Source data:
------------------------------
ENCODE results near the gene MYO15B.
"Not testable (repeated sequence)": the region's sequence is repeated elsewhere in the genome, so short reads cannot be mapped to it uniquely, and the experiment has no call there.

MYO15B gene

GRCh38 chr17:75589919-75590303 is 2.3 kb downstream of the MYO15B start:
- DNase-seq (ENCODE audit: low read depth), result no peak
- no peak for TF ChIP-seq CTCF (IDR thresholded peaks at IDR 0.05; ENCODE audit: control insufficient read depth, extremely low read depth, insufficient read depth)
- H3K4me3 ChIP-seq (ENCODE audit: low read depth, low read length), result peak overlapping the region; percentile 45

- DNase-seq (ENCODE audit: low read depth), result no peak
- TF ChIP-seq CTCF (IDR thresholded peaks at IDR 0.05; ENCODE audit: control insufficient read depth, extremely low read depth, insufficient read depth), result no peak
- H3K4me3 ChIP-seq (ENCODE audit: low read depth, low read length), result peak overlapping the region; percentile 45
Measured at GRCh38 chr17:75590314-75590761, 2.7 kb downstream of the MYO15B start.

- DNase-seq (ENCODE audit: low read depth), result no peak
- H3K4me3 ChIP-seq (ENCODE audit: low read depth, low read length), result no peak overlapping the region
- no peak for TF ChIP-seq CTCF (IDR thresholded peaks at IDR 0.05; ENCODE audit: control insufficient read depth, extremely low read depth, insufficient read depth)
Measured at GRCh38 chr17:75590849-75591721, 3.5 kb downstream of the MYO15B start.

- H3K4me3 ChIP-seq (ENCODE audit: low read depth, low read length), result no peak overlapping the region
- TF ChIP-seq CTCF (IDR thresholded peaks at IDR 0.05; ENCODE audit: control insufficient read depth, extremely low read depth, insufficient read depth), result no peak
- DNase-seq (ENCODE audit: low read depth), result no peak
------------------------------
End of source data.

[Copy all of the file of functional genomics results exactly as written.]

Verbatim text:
ENCODE results near the gene MYO15B.
"Not testable (repeated sequence)": the region's sequence is repeated elsewhere in the genome, so short reads cannot be mapped to it uniquely, and the experiment has no call there.

MYO15B gene

GRCh38 chr17:75589919-75590303 is 2.3 kb downstream of the MYO15B start:
- DNase-seq (ENCODE audit: low read depth), result no peak
- no peak for TF ChIP-seq CTCF (IDR thresholded peaks at IDR 0.05; ENCODE audit: control insufficient read depth, extremely low read depth, insufficient read depth)
- H3K4me3 ChIP-seq (ENCODE audit: low read depth, low read length), result peak overlapping the region; percentile 45

- DNase-seq (ENCODE audit: low read depth), result no peak
- TF ChIP-seq CTCF (IDR thresholded peaks at IDR 0.05; ENCODE audit: control insufficient read depth, extremely low read depth, insufficient read depth), result no peak
- H3K4me3 ChIP-seq (ENCODE audit: low read depth, low read length), result peak overlapping the region; percentile 45
Measured at GRCh38 chr17:75590314-75590761, 2.7 kb downstream of the MYO15B start.

- DNase-seq (ENCODE audit: low read depth), result no peak
- H3K4me3 ChIP-seq (ENCODE audit: low read depth, low read length), result no peak overlapping the region
- no peak for TF ChIP-seq CTCF (IDR thresholded peaks at IDR 0.05; ENCODE audit: control insufficient read depth, extremely low read depth, insufficient read depth)
Measured at GRCh38 chr17:75590849-75591721, 3.5 kb downstream of the MYO15B start.

- H3K4me3 ChIP-seq (ENCODE audit: low read depth, low read length), result no peak overlapping the region
- TF ChIP-seq CTCF (IDR thresholded peaks at IDR 0.05; ENCODE audit: control insufficient read depth, extremely low read depth, insufficient read depth), result no peak
- DNase-seq (ENCODE audit: low read depth), result no peak